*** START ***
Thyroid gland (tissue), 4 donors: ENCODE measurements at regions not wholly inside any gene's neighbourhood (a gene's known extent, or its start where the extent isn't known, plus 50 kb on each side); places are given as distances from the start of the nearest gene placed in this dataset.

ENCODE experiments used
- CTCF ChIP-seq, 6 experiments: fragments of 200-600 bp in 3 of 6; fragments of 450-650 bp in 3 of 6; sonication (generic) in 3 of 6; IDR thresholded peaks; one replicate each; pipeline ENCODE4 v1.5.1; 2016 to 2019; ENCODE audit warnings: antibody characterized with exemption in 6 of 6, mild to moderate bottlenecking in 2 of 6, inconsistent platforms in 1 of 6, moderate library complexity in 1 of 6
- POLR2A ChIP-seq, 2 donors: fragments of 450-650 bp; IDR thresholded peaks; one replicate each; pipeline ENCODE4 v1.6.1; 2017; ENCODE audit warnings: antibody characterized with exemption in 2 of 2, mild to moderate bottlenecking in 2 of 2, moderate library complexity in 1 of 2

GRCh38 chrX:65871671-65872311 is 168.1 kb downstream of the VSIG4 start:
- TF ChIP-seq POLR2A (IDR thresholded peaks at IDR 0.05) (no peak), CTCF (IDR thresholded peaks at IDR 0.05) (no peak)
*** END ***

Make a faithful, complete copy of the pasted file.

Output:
Thyroid gland (tissue), 4 donors: ENCODE measurements at regions not wholly inside any gene's neighbourhood (a gene's known extent, or its start where the extent isn't known, plus 50 kb on each side); places are given as distances from the start of the nearest gene placed in this dataset.

ENCODE experiments used
- CTCF ChIP-seq, 6 experiments: fragments of 200-600 bp in 3 of 6; fragments of 450-650 bp in 3 of 6; sonication (generic) in 3 of 6; IDR thresholded peaks; one replicate each; pipeline ENCODE4 v1.5.1; 2016 to 2019; ENCODE audit warnings: antibody characterized with exemption in 6 of 6, mild to moderate bottlenecking in 2 of 6, inconsistent platforms in 1 of 6, moderate library complexity in 1 of 6
- POLR2A ChIP-seq, 2 donors: fragments of 450-650 bp; IDR thresholded peaks; one replicate each; pipeline ENCODE4 v1.6.1; 2017; ENCODE audit warnings: antibody characterized with exemption in 2 of 2, mild to moderate bottlenecking in 2 of 2, moderate library complexity in 1 of 2

GRCh38 chrX:65871671-65872311 is 168.1 kb downstream of the VSIG4 start:
- TF ChIP-seq POLR2A (IDR thresholded peaks at IDR 0.05) (no peak), CTCF (IDR thresholded peaks at IDR 0.05) (no peak)